AOC slams TV shows resuming despite writer’s strike: ‘I don’t support people who break picket lines’

Rep Alexandria Ocasio-Cortez criticised television shows for restarting production despite the ongoing strike among writers and actors.

When asked by The Independent what she thought about television shows resuming production, the self-described democratic socialist congresswoman gave a direct answer.

“I don’t support people who break picket lines,” she said.

Earlier this week, actress Drew Barrymore announced that she will resume The Drew Barrymore Show despite the fact the Writers Guild of America said it was a “WGA-covered, struck show.”

The announcement came despite the fact that the WGA began a strike in May amidst an ongoing dispute with the Alliance of Motion Picture and Television Producers, the trade association that represents major television and film studios.

The actress and host said that she was “making the choice to come back for the first time in the strike” and that the show “may have my name on it but this is bigger than just me.”

A day after her show taped its first episode, the actress was dumped as host of the upcoming National Book Awards, which is often called the Oscars of the publishing world.

“The National Book Awards is an evening dedicated to celebrating the power of literature, and the incomparable contributions of writers to our culture,” the National Book Foundation, which presents the award, said in a statement Tuesday.

“In light of the announcement that ‘The Drew Barrymore Show’ will resume production, the National Book Foundation has rescinded Ms. Barrymore’s invitation to host the 74th National Book Awards Ceremony.”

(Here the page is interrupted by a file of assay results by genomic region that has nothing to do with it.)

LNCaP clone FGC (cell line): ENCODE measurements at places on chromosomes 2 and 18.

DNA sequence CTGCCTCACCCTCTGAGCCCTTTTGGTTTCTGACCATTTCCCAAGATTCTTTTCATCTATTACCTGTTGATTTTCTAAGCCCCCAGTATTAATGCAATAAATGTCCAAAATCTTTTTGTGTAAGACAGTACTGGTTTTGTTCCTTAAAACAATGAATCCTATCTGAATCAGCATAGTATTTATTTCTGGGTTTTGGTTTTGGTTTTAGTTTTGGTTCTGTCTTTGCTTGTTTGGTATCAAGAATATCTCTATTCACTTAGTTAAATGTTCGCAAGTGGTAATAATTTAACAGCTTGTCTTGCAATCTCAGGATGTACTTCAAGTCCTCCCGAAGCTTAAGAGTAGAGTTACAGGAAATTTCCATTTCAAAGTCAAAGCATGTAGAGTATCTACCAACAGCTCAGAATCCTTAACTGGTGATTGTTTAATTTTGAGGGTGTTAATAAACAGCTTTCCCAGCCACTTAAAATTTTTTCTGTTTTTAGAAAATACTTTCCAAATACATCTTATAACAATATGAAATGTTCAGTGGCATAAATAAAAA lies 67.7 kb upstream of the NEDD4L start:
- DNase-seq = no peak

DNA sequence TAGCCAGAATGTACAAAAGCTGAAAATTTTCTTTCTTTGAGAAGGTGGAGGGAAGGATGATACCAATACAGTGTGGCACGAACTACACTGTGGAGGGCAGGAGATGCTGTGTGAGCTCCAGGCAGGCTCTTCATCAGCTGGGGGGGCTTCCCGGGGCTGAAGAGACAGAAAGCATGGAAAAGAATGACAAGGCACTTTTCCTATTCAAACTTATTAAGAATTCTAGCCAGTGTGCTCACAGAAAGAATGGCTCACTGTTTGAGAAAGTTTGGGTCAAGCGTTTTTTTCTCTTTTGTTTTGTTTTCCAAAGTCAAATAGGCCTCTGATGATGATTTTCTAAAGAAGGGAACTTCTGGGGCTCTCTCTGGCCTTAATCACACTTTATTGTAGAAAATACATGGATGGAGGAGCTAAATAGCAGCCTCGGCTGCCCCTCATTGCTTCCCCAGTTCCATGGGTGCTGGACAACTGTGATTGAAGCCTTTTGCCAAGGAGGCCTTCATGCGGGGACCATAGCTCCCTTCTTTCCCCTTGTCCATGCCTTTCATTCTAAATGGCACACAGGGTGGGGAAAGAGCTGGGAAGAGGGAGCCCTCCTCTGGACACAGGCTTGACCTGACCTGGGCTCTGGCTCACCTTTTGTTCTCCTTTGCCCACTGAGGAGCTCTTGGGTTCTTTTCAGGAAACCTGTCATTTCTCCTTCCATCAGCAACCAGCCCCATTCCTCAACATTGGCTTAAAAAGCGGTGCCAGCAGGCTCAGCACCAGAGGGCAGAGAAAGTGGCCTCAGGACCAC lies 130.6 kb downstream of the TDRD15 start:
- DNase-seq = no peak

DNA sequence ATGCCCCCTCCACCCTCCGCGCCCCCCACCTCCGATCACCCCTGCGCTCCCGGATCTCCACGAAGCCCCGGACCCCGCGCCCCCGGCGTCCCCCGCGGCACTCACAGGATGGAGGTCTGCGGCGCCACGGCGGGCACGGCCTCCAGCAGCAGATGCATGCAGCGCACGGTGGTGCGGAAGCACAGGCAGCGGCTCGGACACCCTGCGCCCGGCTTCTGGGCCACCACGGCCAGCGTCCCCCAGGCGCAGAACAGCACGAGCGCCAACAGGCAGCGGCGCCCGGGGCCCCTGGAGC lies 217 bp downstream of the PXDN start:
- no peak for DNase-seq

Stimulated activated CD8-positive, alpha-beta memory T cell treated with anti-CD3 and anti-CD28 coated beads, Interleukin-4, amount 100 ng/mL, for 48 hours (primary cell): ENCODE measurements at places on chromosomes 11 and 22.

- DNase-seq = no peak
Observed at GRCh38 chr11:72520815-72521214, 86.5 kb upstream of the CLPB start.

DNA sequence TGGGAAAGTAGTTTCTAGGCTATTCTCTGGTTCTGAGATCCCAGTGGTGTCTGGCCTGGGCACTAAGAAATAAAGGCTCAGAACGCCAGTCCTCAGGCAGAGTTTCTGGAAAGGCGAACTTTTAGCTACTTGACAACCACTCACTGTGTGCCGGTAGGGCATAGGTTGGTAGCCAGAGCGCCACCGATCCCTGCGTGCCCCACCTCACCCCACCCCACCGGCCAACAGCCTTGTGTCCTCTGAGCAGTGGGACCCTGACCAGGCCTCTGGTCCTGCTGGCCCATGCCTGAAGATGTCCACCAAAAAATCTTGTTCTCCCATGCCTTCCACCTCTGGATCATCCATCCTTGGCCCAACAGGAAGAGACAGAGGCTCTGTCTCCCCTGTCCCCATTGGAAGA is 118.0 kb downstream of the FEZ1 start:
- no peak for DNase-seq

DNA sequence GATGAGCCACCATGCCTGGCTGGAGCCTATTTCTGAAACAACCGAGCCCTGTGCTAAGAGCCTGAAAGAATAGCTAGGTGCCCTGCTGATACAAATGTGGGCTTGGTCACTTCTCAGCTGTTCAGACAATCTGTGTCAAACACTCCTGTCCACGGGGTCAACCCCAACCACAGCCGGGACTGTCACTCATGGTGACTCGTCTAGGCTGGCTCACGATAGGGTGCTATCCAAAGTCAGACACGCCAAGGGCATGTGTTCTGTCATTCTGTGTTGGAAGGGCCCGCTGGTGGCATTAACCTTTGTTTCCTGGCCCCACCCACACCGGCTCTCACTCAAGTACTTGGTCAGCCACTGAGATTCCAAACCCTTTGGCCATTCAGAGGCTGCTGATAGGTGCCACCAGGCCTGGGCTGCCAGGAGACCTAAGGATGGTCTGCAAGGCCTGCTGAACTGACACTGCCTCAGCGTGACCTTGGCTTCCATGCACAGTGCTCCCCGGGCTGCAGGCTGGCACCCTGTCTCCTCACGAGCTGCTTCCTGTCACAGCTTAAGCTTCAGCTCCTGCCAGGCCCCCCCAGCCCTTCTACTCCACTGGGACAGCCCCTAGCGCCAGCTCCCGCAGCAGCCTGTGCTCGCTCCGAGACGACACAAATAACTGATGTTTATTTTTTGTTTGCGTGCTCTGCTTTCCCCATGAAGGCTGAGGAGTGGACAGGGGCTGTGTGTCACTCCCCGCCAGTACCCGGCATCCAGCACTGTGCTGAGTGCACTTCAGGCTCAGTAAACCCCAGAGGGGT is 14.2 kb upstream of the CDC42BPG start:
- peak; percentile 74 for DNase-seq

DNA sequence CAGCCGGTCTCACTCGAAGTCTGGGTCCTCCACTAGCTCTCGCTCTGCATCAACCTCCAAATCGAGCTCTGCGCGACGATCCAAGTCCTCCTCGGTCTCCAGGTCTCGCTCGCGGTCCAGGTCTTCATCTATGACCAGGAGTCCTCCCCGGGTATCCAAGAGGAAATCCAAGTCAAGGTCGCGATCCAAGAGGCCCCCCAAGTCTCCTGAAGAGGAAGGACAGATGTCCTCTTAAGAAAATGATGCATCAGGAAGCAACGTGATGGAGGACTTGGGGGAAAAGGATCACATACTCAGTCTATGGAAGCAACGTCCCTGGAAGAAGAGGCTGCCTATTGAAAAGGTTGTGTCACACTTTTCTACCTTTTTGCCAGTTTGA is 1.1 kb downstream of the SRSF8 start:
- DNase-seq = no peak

Barrymore’s CBS talk show is not covered by the actors guild, as daytime talk shows are governed by a different Screen Actors Guild-American Federation of Radio and Television Artists contract that was renewed and ratified last year.

But her show employs at least three members of the writers guild, who picketed the CBS Broadcast Building on Monday.

Similarly, comedian Bill Maher announced that his show Real Time with Bill Maher would resume despite the strike.

Real Time is coming back, unfortunately, sans writers or writing,” he announced on social media. “It has been five months, and it is time to bring people back to work. The writers have important issues that I sympathise with, and hope they are addressed to their satisfaction, but they are not the only people with issues, problems, and concerns.”

Maher said he would “honor the spirit of the strike by not doing a monologue” and other scripted segments of his late-night HBO show.

In a statement on X, the WGA called Maher’s decision “disappointing” and that guild members would picket the show.

“If he goes forward with his plan, he needs to honor more than ‘the spirit of the strike,’” the statement said. “As a WGA member, @BillMaher is obligated to follow the strike rules and not perform any writing services. It is difficult to imagine how @RealTimers can go forward without a violation of WGA strike rules taking place.”

“Real Time” has been part of the HBO lineup since February 2003. Each season consists of 20 to 35 episodes. The show’s 21st season debuted in January and halted on April 28, after 13 episodes had aired. Maher and HBO have not announced a premiere date for the new episodes.

Ms Ocasio-Cortez has previously joined the picket line in New York with the Writers Guild of America, Screen Actors Guild and American Federation of Television and Radio Artists. Earlier in the day, Ms Ocasio-Cortez spoke to reporters about an impending strike from the United Auto Workers.

“I think it's really important that we support UAW, support the auto workers in this because they are going to try to feed us the excuse that everything is going to get more expensive because we're paying people a living wage and letting them put food on the table,” she said.

“What’s actually making themselves this expensive, is the fact that these CEOs want to give themselves the umpteenth yacht of the day, instead of actually doing the right thing and giving people honest pay for an honest day's [work].”